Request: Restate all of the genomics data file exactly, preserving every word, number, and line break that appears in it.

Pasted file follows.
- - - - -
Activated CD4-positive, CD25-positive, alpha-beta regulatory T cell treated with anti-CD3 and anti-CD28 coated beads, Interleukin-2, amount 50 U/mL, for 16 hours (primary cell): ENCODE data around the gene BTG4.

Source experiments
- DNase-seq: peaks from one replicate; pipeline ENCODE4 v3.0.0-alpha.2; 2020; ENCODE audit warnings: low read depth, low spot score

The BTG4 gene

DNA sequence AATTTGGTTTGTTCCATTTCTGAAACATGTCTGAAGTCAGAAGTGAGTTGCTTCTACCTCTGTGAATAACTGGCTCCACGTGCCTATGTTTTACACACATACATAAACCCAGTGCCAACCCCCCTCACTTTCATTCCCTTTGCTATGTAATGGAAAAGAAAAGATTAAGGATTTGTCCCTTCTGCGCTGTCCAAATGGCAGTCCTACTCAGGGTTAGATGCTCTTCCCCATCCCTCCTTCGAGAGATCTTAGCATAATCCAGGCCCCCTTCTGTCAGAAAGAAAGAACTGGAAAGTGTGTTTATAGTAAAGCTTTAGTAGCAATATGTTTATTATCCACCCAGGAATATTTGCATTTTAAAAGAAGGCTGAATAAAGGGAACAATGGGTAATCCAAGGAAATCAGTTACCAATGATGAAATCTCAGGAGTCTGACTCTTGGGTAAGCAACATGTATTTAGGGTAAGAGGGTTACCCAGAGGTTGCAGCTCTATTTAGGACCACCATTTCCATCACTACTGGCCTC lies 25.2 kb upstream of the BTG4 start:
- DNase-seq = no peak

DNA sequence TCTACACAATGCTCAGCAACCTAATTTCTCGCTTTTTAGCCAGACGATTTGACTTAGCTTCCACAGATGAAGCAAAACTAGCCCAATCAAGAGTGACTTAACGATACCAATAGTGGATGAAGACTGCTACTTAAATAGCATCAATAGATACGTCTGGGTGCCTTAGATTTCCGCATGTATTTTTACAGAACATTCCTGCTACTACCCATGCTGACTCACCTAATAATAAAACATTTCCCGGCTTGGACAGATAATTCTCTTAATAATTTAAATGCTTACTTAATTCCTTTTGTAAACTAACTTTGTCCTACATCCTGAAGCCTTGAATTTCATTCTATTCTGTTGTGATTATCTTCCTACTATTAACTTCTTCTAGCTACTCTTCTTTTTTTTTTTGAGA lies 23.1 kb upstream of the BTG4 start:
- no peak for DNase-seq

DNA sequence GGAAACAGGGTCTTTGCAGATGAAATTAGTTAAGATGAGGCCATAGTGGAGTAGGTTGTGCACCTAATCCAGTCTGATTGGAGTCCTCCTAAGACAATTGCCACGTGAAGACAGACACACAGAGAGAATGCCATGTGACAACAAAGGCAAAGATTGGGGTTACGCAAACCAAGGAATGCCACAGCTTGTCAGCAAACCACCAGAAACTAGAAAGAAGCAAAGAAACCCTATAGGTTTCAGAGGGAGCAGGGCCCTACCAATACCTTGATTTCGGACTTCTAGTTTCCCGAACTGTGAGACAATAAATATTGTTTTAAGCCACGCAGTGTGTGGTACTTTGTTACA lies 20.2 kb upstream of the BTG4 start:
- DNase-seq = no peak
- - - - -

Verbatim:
Activated CD4-positive, CD25-positive, alpha-beta regulatory T cell treated with anti-CD3 and anti-CD28 coated beads, Interleukin-2, amount 50 U/mL, for 16 hours (primary cell): ENCODE data around the gene BTG4.

Source experiments
- DNase-seq: peaks from one replicate; pipeline ENCODE4 v3.0.0-alpha.2; 2020; ENCODE audit warnings: low read depth, low spot score

The BTG4 gene

DNA sequence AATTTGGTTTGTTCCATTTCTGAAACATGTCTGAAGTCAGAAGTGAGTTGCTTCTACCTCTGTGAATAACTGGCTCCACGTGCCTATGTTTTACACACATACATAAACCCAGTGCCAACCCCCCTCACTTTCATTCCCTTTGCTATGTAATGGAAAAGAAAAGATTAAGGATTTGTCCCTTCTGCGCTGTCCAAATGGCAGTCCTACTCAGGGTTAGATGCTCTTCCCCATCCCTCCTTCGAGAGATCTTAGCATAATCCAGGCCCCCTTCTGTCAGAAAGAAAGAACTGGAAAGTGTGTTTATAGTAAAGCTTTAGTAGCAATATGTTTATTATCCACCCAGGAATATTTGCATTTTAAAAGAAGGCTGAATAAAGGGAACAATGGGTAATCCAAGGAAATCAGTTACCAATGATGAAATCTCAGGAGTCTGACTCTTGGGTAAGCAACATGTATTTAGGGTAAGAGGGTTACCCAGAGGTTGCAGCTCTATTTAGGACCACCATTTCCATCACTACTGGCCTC lies 25.2 kb upstream of the BTG4 start:
- DNase-seq = no peak

DNA sequence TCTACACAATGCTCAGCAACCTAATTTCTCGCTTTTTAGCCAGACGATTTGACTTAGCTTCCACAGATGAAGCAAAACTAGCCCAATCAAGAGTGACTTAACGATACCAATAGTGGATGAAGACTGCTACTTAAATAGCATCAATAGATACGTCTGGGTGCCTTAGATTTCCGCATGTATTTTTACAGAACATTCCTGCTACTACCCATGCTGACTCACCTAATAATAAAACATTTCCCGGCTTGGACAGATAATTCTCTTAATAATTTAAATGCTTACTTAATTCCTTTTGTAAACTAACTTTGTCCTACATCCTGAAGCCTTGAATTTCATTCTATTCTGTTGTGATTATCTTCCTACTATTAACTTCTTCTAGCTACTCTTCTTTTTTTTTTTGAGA lies 23.1 kb upstream of the BTG4 start:
- no peak for DNase-seq

DNA sequence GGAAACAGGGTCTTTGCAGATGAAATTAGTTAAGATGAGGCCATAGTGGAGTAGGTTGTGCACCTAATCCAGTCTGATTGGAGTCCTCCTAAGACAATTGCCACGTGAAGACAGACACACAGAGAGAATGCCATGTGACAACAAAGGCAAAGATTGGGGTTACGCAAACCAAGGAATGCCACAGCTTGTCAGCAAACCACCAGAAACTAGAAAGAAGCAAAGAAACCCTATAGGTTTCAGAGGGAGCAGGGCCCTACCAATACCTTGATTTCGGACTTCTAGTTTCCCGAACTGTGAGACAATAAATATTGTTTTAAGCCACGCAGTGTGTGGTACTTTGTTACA lies 20.2 kb upstream of the BTG4 start:
- DNase-seq = no peak